Journaltalk - From an Individual to a Person: What Economics Can Learn from Theology About Human Beings

From an Individual to a Person: What Economics Can Learn from Theology About Human Beings

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  • Pavel Chalupníček
Volume Number 11
Issue Number 2
Pages 120-126
File URL From an Individual to a Person: What Economics Can Learn from Theology About Human Beings
Publication year 2014

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  1. “Bouckaert argues that they implicitly worked within a framework of “economic
    personalism,” which for him means “normative economics that does not
    simply reconstruct the problem of efficient allocation as an individual or social
    problem of utility, but in the first instance as a problem of human dignity and
    social justice.” Moreover, he suggests, the distinction between “positive” and “normative”
    does not make sense from a personalist viewpoint, because “to reduce the
    problem of human choice to a problem of subjective utility is in itself a far-reaching
    normative standpoint.” In other words, standard neoclassical models (and their
    underlying anthropology) also have normative assumptions and implications.”

    True, economics’s use of surplus maximization is normative and relies on satisfaction of people’s desires, but the concept of imperfect information addresses that. As the article’s footnote says, a person may be too malnourished to know that he needs education. For the Christian, this has big implications. A person may be too blinded by sin to know that he needs redemption. The implication for government policy in the malnourishment case might be that the person should be forced to be educated; the implication in the Christian case, that he be forced to attend church. The difference is that enough people believe education is good that they will vote for the government to impose it, but only a minority of people nowadays believe that church is important enough to force people to attend (or that forcing them to attend would have any effect on their probability of salvation). Or perhaps I have personalism wrong. It might be the opposite—- that the state should be libertarian, and let people satisfy their personal desires as they wish, without any regulation, even if the regulation would help them satisfy their desires better, because regulation would infringe on their dignity. Which is it?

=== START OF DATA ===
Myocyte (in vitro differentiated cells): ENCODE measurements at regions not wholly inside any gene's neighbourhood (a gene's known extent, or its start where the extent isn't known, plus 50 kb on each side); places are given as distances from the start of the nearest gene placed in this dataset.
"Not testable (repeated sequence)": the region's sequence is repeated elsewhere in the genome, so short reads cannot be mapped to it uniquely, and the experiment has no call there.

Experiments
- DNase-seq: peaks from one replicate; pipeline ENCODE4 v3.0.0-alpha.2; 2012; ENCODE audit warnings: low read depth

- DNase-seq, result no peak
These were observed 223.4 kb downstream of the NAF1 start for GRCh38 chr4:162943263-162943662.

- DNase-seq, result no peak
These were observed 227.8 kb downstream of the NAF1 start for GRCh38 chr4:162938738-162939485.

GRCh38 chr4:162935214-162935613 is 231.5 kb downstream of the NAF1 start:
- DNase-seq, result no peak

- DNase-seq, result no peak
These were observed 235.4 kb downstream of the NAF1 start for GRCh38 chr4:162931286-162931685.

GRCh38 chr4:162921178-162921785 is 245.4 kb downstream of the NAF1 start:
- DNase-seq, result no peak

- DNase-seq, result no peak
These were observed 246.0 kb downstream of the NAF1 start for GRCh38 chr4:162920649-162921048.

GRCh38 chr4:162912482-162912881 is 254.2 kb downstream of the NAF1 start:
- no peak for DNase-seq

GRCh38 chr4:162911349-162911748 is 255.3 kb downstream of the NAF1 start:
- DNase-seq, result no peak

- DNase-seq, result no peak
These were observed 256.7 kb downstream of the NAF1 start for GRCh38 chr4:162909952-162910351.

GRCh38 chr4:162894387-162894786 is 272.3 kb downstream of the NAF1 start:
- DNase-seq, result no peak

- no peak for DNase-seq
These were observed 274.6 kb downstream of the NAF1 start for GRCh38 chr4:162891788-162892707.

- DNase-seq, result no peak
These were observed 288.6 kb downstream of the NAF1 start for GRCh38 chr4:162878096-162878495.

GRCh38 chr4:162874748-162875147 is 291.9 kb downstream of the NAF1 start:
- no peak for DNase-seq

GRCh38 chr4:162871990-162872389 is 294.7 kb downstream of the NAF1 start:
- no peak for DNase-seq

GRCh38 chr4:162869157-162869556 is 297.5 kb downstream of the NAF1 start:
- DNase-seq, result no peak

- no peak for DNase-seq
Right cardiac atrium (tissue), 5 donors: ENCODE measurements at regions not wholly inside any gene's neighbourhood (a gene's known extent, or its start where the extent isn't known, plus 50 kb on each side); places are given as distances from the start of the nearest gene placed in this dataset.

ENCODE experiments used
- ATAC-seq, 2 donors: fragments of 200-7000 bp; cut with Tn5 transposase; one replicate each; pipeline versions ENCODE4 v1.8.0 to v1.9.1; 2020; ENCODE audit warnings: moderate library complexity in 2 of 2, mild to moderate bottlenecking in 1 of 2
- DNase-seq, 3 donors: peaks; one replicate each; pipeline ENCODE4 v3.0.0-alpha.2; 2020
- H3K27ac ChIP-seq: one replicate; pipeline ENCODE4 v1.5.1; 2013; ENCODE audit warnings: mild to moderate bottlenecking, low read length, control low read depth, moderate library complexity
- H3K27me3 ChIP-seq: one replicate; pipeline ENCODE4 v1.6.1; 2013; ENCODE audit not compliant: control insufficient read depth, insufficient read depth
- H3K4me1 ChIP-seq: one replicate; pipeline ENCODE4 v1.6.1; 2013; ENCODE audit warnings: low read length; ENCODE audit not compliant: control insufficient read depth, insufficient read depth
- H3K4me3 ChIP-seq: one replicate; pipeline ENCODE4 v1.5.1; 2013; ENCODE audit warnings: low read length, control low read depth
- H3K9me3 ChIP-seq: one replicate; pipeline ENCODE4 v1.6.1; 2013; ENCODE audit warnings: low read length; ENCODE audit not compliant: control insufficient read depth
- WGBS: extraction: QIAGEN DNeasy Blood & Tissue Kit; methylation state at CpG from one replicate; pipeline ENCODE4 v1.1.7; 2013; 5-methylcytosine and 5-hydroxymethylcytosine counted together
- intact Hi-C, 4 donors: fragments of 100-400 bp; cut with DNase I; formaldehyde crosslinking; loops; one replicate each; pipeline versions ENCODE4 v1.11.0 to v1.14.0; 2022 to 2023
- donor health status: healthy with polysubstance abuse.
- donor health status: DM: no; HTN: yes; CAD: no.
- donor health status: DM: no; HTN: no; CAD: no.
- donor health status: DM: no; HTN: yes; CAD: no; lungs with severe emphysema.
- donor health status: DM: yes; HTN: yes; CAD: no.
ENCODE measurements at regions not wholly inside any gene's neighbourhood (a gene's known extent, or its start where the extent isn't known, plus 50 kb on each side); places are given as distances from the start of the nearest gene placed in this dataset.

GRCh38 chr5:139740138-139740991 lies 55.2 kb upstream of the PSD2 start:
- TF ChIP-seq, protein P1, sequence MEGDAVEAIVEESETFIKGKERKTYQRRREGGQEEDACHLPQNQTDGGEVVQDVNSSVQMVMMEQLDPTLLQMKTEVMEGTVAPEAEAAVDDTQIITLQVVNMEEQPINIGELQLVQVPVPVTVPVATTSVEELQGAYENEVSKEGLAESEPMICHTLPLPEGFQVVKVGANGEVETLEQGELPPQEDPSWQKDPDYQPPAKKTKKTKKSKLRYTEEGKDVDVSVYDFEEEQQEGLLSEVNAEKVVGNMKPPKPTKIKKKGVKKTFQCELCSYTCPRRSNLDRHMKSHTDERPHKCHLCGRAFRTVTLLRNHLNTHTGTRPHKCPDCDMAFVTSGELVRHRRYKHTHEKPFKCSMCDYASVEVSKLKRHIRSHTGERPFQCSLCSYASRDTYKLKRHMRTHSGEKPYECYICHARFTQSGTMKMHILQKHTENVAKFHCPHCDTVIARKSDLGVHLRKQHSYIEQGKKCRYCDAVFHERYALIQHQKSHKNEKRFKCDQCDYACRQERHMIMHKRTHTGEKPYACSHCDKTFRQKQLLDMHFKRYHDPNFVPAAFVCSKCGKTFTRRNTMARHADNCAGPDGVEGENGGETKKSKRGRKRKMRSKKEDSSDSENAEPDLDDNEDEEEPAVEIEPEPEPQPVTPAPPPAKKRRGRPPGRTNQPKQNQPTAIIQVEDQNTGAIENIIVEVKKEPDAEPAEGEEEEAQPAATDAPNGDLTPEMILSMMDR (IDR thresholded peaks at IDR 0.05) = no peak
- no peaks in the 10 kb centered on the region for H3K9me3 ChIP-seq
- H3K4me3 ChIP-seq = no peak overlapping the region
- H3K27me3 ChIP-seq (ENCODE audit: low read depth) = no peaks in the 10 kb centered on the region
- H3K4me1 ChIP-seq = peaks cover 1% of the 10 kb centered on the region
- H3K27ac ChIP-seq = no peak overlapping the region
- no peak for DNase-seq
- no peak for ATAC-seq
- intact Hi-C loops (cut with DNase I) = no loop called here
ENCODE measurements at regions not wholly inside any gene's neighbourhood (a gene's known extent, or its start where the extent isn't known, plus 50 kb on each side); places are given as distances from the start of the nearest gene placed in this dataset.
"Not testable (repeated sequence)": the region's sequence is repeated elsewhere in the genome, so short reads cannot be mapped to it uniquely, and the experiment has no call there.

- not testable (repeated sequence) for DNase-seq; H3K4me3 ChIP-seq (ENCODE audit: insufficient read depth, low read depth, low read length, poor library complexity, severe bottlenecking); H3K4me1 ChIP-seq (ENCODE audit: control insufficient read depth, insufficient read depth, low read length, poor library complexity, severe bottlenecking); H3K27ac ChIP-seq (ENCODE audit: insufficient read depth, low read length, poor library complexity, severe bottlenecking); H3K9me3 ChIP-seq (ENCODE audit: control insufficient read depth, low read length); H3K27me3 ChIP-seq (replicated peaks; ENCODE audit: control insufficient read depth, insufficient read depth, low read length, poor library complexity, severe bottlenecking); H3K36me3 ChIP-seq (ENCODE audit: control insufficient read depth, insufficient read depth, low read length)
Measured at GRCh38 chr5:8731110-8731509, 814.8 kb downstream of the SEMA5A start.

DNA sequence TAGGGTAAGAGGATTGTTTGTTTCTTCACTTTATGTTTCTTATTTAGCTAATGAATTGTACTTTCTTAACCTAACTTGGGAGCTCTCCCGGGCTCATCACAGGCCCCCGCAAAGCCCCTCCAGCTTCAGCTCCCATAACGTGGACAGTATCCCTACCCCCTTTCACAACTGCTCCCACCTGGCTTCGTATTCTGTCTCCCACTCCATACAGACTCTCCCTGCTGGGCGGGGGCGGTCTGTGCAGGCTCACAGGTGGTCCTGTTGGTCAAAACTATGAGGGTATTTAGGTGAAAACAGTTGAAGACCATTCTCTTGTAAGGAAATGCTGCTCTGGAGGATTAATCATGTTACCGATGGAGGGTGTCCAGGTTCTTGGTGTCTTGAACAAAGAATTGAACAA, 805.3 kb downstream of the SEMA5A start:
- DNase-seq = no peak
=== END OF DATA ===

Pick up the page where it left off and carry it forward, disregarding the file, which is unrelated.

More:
posted 31 May 2014 by Eric Rasmusen

  2. Thanks for your comment, Eric! Let’s stick with the education example (discussing sin might take us too far from the original point): I think the concept of imperfect information solves the problem only partly.

    Would you agree there is difference between a state ignorance in which “I know that I don’t know” (type 1) and a state of ignorance where “I don’t know I don’t know” (type 2)?

    I think traditional economics deals only with the first type – people are rationally ignorant, because they decided they will not obtain further information on a certain problem. However, in the second case (type 2, “I don’t know that I don’t know”) one never makes such a decision – one is ignorant without knowing that one is ignorant (which will be the case of the malnourished person).

    So, the point here is that an economist looking at the problem of an ignorant person would assume ignorance of type 1 (because his models do not allow for any other type), while in reality the person would suffer from ignorance type 2. And the policy conclusions will be different in each case: while in the first case, adding more information (in form of education) would not improve the situation of the (rationally) ignorant person, in the second case such improvement is possible.

    Is the point clearer now?

    posted 05 Jun 2014 by Pavel Chalupnicek

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